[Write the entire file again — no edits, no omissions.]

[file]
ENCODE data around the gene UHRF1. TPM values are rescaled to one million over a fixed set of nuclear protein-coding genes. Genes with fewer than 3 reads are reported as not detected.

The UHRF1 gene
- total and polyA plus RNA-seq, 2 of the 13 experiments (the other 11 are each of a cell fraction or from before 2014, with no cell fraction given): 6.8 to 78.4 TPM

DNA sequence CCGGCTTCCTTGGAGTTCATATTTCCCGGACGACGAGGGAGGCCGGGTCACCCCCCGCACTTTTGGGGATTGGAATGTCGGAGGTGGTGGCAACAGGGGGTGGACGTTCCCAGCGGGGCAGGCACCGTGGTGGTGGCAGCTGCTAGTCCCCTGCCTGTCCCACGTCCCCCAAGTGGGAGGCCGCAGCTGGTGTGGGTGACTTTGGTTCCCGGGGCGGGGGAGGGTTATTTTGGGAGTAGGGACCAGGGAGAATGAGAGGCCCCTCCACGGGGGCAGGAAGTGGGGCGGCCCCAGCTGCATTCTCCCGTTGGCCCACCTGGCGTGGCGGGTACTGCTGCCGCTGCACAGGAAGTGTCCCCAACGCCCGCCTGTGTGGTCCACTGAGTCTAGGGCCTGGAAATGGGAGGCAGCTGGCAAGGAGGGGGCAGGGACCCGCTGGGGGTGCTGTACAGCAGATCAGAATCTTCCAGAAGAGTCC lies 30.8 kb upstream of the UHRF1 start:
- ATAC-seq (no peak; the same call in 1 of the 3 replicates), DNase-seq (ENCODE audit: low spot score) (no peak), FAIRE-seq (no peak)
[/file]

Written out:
ENCODE data around the gene UHRF1. TPM values are rescaled to one million over a fixed set of nuclear protein-coding genes. Genes with fewer than 3 reads are reported as not detected.

The UHRF1 gene
- total and polyA plus RNA-seq, 2 of the 13 experiments (the other 11 are each of a cell fraction or from before 2014, with no cell fraction given): 6.8 to 78.4 TPM

DNA sequence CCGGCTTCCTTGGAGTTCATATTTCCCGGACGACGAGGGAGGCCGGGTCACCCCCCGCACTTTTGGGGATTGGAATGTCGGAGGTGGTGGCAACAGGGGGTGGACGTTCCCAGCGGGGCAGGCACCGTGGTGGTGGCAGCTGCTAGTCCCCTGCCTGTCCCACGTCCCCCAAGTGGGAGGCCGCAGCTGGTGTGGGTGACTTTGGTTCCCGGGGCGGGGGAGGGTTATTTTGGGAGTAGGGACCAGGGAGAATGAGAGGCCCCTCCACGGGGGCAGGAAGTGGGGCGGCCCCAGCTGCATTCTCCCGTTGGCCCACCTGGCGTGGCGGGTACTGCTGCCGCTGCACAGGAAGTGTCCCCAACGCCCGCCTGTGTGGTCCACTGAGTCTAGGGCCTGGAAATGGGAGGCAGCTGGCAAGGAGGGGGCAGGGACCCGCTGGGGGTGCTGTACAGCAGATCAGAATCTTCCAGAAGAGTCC lies 30.8 kb upstream of the UHRF1 start:
- ATAC-seq (no peak; the same call in 1 of the 3 replicates), DNase-seq (ENCODE audit: low spot score) (no peak), FAIRE-seq (no peak)